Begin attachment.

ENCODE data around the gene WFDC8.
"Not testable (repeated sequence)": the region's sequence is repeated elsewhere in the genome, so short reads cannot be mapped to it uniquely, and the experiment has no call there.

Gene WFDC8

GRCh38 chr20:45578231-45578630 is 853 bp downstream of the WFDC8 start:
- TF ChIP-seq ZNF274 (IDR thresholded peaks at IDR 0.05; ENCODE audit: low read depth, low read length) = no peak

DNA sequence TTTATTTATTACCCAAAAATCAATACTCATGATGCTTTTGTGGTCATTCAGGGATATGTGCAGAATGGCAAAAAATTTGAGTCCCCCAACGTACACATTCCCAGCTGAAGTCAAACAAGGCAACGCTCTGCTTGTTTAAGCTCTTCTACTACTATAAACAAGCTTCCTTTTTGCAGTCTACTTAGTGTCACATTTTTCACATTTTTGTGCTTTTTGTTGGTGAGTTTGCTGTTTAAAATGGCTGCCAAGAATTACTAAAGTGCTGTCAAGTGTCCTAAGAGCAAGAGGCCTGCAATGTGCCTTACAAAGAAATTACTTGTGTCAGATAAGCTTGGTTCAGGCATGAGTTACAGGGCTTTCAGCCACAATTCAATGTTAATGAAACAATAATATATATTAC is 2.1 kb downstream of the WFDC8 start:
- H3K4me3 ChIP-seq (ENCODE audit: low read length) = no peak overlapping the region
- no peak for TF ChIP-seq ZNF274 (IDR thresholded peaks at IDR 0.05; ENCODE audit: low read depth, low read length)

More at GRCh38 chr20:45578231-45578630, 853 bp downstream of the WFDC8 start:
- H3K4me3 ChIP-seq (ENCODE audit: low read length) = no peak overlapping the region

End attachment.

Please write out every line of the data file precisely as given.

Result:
ENCODE data around the gene WFDC8.
"Not testable (repeated sequence)": the region's sequence is repeated elsewhere in the genome, so short reads cannot be mapped to it uniquely, and the experiment has no call there.

Gene WFDC8

GRCh38 chr20:45578231-45578630 is 853 bp downstream of the WFDC8 start:
- TF ChIP-seq ZNF274 (IDR thresholded peaks at IDR 0.05; ENCODE audit: low read depth, low read length) = no peak

DNA sequence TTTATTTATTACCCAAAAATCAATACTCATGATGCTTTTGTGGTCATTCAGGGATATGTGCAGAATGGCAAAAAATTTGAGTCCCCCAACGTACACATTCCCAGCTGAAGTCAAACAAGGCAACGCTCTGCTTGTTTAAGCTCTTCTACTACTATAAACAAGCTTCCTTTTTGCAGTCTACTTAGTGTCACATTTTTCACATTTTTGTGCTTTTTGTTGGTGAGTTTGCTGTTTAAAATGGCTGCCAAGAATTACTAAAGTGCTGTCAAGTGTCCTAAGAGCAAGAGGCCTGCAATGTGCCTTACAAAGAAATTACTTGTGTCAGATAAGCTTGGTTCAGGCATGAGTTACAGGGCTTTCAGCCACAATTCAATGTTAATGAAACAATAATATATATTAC is 2.1 kb downstream of the WFDC8 start:
- H3K4me3 ChIP-seq (ENCODE audit: low read length) = no peak overlapping the region
- no peak for TF ChIP-seq ZNF274 (IDR thresholded peaks at IDR 0.05; ENCODE audit: low read depth, low read length)

More at GRCh38 chr20:45578231-45578630, 853 bp downstream of the WFDC8 start:
- H3K4me3 ChIP-seq (ENCODE audit: low read length) = no peak overlapping the region